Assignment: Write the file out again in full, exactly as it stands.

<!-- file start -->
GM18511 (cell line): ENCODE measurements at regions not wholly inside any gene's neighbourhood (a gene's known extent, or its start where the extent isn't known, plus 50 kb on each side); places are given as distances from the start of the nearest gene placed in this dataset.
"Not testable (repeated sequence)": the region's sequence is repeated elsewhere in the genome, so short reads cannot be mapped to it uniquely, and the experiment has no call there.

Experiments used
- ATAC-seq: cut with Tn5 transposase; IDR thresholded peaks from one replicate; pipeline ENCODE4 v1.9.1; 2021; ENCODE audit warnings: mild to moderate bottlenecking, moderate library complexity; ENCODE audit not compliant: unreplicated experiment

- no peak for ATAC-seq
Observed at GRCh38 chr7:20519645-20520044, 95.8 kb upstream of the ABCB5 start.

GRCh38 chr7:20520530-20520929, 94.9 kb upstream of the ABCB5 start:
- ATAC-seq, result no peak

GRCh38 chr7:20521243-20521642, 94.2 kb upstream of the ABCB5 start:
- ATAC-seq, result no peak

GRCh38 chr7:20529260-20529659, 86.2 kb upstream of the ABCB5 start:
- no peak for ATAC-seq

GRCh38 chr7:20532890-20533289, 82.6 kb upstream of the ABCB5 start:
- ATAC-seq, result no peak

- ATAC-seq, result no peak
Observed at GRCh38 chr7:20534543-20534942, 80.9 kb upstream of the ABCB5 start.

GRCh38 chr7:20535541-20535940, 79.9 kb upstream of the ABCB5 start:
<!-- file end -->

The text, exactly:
GM18511 (cell line): ENCODE measurements at regions not wholly inside any gene's neighbourhood (a gene's known extent, or its start where the extent isn't known, plus 50 kb on each side); places are given as distances from the start of the nearest gene placed in this dataset.
"Not testable (repeated sequence)": the region's sequence is repeated elsewhere in the genome, so short reads cannot be mapped to it uniquely, and the experiment has no call there.

Experiments used
- ATAC-seq: cut with Tn5 transposase; IDR thresholded peaks from one replicate; pipeline ENCODE4 v1.9.1; 2021; ENCODE audit warnings: mild to moderate bottlenecking, moderate library complexity; ENCODE audit not compliant: unreplicated experiment

- no peak for ATAC-seq
Observed at GRCh38 chr7:20519645-20520044, 95.8 kb upstream of the ABCB5 start.

GRCh38 chr7:20520530-20520929, 94.9 kb upstream of the ABCB5 start:
- ATAC-seq, result no peak

GRCh38 chr7:20521243-20521642, 94.2 kb upstream of the ABCB5 start:
- ATAC-seq, result no peak

GRCh38 chr7:20529260-20529659, 86.2 kb upstream of the ABCB5 start:
- no peak for ATAC-seq

GRCh38 chr7:20532890-20533289, 82.6 kb upstream of the ABCB5 start:
- ATAC-seq, result no peak

- ATAC-seq, result no peak
Observed at GRCh38 chr7:20534543-20534942, 80.9 kb upstream of the ABCB5 start.

GRCh38 chr7:20535541-20535940, 79.9 kb upstream of the ABCB5 start: